Young Mind Community Center (YMCC) opened last September, with founders Amanda Wood and Sara Mertel driven to change what early autism intervention looked like in Phoenix. Their mission is to bring together clinical expertise in autism and excellence in early childhood education in order to deliver the best possible outcomes for young children with and without autism. After analyzing the first quarter progress reports, it is clear that this vision is becoming a reality.
In the early autism intervention program at Young Mind Community Center, the average learner has met over 100 objectives in three months. Mandy Zerbib, a Board-Certified Behavior Analyst, said she has seen huge cognitive, communication, and social gains in a short period of time.
“One of our three-year-old students wouldn’t interact with his peers at all. He had a goal to simply react positively to being approached by other children. Now, he’s regularly playing with his friends for 10 minutes,” she said.
In terms of language development, “He also went from communicating in two- or three-word phrases to 6-word sentences in that same time.”
Dr. Wood is not at all surprised by the first quarter scores. She believes it is a combination of their highly skilled team (which includes experts from early childhood education, psychology, behavior analysis, speech and language pathology, and occupational therapy) and their unique, focused approach.
YMCC is the only early autism intervention program in Arizona that utilizes the Early Start Denver Model (ESDM). In 2012, TIME magazine named ESDM a top 10 medical breakthrough because their work demonstrated that brain function among young children with autism can normalize with effective early intervention in profound, enduring ways.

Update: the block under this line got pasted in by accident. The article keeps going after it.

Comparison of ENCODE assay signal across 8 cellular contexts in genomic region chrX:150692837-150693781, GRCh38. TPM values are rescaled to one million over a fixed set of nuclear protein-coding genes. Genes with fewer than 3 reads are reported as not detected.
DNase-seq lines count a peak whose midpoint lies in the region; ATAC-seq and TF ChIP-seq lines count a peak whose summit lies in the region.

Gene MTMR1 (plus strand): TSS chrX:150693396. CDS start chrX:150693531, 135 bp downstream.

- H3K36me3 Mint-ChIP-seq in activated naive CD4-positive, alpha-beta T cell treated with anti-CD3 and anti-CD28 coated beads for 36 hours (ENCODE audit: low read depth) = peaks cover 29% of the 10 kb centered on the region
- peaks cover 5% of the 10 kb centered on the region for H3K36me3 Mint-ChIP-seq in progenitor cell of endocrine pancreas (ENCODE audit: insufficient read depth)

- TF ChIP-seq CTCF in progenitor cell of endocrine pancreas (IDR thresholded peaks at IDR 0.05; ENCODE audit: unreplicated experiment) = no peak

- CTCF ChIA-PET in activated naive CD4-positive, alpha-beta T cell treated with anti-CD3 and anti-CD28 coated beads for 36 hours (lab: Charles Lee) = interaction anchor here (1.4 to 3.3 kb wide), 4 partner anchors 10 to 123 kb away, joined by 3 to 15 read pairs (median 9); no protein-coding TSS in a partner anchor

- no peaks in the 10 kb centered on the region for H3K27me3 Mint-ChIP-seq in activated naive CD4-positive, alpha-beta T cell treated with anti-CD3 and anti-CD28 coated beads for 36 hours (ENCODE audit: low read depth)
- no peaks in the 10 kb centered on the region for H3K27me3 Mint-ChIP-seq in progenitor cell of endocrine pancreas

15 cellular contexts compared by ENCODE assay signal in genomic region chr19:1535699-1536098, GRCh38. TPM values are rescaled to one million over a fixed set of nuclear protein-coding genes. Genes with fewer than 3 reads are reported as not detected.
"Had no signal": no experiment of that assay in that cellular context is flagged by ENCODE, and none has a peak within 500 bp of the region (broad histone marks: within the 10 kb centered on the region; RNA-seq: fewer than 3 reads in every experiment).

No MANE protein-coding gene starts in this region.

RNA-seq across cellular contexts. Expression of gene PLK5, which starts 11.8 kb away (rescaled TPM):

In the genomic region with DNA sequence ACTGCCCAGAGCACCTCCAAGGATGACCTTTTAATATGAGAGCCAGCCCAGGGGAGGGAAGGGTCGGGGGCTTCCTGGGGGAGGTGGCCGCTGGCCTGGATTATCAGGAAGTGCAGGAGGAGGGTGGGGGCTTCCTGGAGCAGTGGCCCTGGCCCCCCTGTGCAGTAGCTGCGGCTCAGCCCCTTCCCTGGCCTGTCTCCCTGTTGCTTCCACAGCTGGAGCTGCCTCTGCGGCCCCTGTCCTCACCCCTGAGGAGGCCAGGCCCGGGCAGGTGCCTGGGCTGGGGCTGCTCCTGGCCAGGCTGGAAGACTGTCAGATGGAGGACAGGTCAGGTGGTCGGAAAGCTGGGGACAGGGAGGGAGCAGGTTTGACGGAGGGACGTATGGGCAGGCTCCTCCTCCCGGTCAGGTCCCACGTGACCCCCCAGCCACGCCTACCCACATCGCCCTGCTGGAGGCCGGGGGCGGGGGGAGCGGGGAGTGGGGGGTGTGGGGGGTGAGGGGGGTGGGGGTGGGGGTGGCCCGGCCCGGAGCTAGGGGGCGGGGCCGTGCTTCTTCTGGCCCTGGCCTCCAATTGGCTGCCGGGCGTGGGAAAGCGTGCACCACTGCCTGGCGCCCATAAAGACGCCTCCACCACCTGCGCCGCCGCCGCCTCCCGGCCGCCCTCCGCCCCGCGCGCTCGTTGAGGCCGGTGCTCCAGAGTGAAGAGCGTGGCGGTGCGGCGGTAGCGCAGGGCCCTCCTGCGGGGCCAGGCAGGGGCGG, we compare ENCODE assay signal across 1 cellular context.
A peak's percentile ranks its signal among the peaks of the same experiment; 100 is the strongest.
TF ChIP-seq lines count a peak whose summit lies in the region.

Just this month, a major new study replicates research that demonstrated that children with autism as young as 18 months can vastly improve their language, cognition and social skills with early intervention utilizing ESDM. The new study found that children receiving intensive ESDM made significantly greater language gains than children in the community interventions, and this was true for both children with more severe delays and those with fewer.
What distinguishes ESDM from the more traditional behavior interventions used with children with autism is that it combines developmental and behavioral approaches and is carried out within everyday routines. At YMCC, the intervention takes place in an inclusive preschool and focuses on the learning opportunities that exist in the social interactions young children have with other people.
“We use children’s interests and favorite activities to ensure that social interaction is interesting and fun,” Zerbib said.
“The type of gains they found in this new study are what we see in our program. They’re what we should see in all high-quality early intervention programs. These findings should raise not only hope for families, but also expectations,” Mertel said.
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The new study appears in the Journal of the American Academy of Child and Adolescent Psychiatry